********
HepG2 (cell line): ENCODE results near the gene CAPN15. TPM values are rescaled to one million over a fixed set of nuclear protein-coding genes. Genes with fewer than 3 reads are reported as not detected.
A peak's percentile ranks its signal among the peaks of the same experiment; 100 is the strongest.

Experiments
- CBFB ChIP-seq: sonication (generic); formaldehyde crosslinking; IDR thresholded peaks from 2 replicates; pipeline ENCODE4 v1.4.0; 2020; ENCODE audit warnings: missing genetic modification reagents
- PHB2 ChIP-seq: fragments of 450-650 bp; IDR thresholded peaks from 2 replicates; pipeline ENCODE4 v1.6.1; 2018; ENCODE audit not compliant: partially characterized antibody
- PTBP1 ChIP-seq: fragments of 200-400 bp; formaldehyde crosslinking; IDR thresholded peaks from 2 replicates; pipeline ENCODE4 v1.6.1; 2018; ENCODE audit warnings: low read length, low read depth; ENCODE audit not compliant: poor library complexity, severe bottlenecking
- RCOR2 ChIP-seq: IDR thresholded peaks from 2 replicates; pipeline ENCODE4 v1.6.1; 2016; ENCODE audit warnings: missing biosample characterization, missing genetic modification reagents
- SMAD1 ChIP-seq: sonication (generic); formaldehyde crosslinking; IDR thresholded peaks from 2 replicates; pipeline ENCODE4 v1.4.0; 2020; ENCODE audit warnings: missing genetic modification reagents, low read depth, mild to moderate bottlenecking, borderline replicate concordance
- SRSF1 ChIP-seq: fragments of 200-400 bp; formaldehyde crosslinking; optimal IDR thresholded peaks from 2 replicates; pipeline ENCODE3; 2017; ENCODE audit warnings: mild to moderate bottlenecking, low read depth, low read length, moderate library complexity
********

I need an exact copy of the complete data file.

HepG2 (cell line): ENCODE results near the gene CAPN15. TPM values are rescaled to one million over a fixed set of nuclear protein-coding genes. Genes with fewer than 3 reads are reported as not detected.
A peak's percentile ranks its signal among the peaks of the same experiment; 100 is the strongest.

Experiments
- CBFB ChIP-seq: sonication (generic); formaldehyde crosslinking; IDR thresholded peaks from 2 replicates; pipeline ENCODE4 v1.4.0; 2020; ENCODE audit warnings: missing genetic modification reagents
- PHB2 ChIP-seq: fragments of 450-650 bp; IDR thresholded peaks from 2 replicates; pipeline ENCODE4 v1.6.1; 2018; ENCODE audit not compliant: partially characterized antibody
- PTBP1 ChIP-seq: fragments of 200-400 bp; formaldehyde crosslinking; IDR thresholded peaks from 2 replicates; pipeline ENCODE4 v1.6.1; 2018; ENCODE audit warnings: low read length, low read depth; ENCODE audit not compliant: poor library complexity, severe bottlenecking
- RCOR2 ChIP-seq: IDR thresholded peaks from 2 replicates; pipeline ENCODE4 v1.6.1; 2016; ENCODE audit warnings: missing biosample characterization, missing genetic modification reagents
- SMAD1 ChIP-seq: sonication (generic); formaldehyde crosslinking; IDR thresholded peaks from 2 replicates; pipeline ENCODE4 v1.4.0; 2020; ENCODE audit warnings: missing genetic modification reagents, low read depth, mild to moderate bottlenecking, borderline replicate concordance
- SRSF1 ChIP-seq: fragments of 200-400 bp; formaldehyde crosslinking; optimal IDR thresholded peaks from 2 replicates; pipeline ENCODE3; 2017; ENCODE audit warnings: mild to moderate bottlenecking, low read depth, low read length, moderate library complexity